Astronomy and Astrology
Wang Li王力. 1956. Ku-tai Han-yü 古代漢語 (Ancient Chinese). 4 vols. B: Chung-hua Shu-chü. 2d ed., idem, 1981-82.
is an exceptional classical Chinese textbook. Among its many virtues are several chapters called "chung-kuo wen-hua ch’ang-shih 中國文化常識 (common knowledge about Chinese culture)." These cover a broad range of ancient usages. The chapter on astronomy and astrology, written in clear, simple Chinese, introduces basic terminology and explains how classical time reckoning, calendars, etc., worked.
For going from Chinese star and constellation names to Western equivalents and vice versa, and locating them on clear star maps, use
I Shih-t’ung 伊世同. 1981. Chung-hsi tui-chao heng-hsing t’u piao 1950.0 中西对照恒星图表 (Maps and tables with Chinese and Western fixed stars juxtaposed, epoch 1950.0). 2 vols. B: K’o-hsueh Ch'u-pan-she.
On the fundamental topic of Han cosmology, see the lucid explanations in
Cullen, Christopher. 1996. Astronomy and Mathematics in Ancient China: the Zhou bi suan jing. Needham Research Institute Studies, 1. Cambridge University Press.
For the stars as T’ang authors imagined them, see a Sinological classic,
Schafer, Edward H. 1977. Pacing the Void. T’ang Approaches to the Stars. University of California Press. Like most of Schafer’s other writings, based on mastery of the entire corpus of T’ang poetry. Excellent non-technical discussions of lunar lodges (erh-shih-pa hsiu 二十八宿), field allocation (fen-yeh 分野), etc.
There are many handbooks for converting old Chinese dates to modern ones, but
Chang P’ei-yü 張 培 堬. 1997. San-ch’ien-wu-pai-nien li-jih t’ien-hsiang 三 千 五 百 年 曆 日 天 象 (Calendrical days and celestial phenomena for 3500 years). 2d ed. Cheng-chou: Ta Hsiang Ch'u-pan-she. Orig. publ., Cheng-chou: Ho-nan Chiao-yü Ch'u-pan-she, 1970.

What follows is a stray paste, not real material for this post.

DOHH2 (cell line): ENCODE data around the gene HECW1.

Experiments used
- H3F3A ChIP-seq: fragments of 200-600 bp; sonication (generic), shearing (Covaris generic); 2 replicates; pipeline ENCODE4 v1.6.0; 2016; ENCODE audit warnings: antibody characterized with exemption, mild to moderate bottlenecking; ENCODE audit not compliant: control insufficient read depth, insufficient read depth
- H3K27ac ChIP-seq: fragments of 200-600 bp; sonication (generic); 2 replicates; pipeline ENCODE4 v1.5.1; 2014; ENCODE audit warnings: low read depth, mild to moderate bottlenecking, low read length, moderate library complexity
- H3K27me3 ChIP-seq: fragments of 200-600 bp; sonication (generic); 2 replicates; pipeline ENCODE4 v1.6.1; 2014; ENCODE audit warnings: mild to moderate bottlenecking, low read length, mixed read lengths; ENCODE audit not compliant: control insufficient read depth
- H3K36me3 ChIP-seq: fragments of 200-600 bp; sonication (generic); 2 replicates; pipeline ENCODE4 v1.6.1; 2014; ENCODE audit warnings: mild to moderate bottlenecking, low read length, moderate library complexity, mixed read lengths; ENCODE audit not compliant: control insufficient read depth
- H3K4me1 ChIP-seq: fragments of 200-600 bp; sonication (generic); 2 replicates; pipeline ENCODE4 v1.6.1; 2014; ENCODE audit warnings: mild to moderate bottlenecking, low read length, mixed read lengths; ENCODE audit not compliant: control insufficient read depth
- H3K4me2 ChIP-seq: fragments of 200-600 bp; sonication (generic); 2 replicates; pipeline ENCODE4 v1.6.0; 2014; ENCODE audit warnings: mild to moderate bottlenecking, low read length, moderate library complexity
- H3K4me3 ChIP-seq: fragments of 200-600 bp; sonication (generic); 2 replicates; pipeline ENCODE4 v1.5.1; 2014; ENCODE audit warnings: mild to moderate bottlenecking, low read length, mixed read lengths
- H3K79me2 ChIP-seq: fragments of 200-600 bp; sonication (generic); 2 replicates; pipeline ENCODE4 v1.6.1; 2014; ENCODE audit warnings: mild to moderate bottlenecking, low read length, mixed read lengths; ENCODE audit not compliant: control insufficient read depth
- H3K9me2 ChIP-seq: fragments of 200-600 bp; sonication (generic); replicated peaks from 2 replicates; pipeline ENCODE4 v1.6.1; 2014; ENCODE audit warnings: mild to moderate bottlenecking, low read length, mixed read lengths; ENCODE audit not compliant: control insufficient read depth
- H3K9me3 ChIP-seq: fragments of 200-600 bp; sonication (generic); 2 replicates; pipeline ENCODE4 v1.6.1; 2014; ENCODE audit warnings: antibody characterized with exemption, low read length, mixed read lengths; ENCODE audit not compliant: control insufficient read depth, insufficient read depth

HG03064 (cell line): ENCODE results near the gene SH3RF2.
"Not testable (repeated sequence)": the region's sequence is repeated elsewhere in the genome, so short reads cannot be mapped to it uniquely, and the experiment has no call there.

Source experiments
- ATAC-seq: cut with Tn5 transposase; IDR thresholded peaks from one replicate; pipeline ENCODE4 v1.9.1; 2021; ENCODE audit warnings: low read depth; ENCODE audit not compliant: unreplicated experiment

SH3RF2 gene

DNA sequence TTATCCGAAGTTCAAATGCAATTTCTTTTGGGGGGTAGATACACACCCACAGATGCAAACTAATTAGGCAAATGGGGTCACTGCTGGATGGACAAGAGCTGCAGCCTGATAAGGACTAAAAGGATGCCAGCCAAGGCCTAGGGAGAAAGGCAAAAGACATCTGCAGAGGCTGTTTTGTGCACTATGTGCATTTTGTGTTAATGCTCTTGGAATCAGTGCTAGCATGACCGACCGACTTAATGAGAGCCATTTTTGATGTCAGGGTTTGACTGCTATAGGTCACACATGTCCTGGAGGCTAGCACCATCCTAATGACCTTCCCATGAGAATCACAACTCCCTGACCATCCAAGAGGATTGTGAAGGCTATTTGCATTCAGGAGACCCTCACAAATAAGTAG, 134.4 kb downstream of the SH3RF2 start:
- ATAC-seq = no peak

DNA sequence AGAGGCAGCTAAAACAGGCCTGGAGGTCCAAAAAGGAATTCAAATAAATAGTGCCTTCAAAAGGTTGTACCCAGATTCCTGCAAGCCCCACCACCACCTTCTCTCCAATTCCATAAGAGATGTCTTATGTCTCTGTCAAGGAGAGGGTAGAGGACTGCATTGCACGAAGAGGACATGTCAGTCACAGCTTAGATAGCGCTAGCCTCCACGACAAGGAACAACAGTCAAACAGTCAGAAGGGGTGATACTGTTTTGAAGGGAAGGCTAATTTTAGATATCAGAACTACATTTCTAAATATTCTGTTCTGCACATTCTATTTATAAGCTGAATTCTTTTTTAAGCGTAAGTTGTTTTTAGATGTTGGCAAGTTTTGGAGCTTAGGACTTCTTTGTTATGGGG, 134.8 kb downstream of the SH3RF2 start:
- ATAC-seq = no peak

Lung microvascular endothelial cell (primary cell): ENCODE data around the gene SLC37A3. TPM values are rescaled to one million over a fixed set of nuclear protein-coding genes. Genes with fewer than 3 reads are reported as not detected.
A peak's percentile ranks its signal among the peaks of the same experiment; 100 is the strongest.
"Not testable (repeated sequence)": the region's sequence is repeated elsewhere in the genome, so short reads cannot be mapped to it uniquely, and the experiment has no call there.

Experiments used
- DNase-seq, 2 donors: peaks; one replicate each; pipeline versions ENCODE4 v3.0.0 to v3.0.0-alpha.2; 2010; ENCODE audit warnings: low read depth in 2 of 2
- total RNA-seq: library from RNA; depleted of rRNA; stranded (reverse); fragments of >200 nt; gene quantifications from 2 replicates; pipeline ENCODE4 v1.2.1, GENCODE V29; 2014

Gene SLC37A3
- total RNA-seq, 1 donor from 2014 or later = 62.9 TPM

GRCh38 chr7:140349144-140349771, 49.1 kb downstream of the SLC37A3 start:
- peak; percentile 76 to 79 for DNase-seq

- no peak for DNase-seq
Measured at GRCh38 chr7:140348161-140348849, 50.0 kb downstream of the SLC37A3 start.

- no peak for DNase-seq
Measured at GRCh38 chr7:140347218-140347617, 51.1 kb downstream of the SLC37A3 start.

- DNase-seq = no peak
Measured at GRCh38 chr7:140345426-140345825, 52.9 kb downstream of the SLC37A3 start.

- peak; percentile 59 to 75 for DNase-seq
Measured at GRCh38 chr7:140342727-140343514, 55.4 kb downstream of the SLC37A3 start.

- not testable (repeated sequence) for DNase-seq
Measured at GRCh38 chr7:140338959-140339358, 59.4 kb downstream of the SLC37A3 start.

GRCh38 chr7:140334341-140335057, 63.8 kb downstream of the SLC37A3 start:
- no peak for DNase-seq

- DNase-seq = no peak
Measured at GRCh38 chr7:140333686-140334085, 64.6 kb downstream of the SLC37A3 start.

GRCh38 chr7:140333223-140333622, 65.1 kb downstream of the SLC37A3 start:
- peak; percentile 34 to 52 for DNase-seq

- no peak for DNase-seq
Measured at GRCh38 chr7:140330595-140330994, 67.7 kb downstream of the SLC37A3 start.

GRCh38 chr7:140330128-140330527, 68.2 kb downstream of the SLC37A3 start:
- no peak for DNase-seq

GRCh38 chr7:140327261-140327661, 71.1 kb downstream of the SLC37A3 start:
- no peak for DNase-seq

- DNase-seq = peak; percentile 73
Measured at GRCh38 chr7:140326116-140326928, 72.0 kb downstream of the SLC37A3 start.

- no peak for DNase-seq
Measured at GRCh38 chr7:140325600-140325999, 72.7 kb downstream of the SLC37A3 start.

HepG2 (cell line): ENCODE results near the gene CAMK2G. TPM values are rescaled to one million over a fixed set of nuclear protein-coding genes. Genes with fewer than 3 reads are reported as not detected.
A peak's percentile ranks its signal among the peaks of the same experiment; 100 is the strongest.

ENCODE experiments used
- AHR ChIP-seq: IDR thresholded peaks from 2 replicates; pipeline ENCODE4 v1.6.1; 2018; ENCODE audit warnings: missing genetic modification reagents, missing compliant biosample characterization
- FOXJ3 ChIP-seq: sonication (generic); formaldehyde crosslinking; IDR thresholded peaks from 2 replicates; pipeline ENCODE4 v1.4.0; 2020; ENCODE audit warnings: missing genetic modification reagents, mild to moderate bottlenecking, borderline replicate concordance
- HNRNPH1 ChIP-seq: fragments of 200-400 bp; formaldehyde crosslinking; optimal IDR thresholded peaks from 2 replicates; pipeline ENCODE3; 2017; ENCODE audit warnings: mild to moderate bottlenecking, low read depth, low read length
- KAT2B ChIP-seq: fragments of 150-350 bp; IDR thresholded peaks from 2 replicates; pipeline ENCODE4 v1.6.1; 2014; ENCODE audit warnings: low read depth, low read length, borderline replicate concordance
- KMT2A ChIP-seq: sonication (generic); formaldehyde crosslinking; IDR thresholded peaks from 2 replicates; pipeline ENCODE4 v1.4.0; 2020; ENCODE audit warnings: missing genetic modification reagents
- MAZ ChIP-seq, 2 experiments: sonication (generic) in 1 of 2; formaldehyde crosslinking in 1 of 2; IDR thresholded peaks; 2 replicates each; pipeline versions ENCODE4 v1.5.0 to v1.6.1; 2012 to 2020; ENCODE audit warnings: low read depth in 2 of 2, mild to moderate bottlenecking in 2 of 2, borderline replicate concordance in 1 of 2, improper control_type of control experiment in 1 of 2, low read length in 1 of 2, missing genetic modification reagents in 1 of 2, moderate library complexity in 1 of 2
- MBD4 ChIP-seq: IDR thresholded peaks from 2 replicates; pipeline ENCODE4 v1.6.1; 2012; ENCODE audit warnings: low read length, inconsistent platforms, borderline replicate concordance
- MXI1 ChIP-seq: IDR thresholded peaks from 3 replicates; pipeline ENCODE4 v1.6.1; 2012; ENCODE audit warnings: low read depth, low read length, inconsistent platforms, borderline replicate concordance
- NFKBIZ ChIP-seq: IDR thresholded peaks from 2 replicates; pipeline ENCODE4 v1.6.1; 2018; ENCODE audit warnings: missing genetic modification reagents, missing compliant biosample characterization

has superseded all the others. Its scope of information and the accuracy of its astronomical data make it far superior to its predecessors. In addition to using excavated almanacs, etc., it provides unprecedented data, e.g., dates and times of new as well as full moons and the 8 main divisions of the solar year (pa chieh 八節), and the maximal phases and magnitudes of eclipses as seen from 8 ancient capitals. It is also exceptionally easy to use.
Note: The comments on astronomical phenomena in James Legge’s translations of the Chinese classics and Homer H. Dubs’s translation of the History of the Former Han Dynasty, etc., are based on obsolete methods, and can be dangerously misleading. Instead, use the sources cited above.
If you are interested in the iconography of astronomy from the viewpoint of art history or some other field, a rich survey is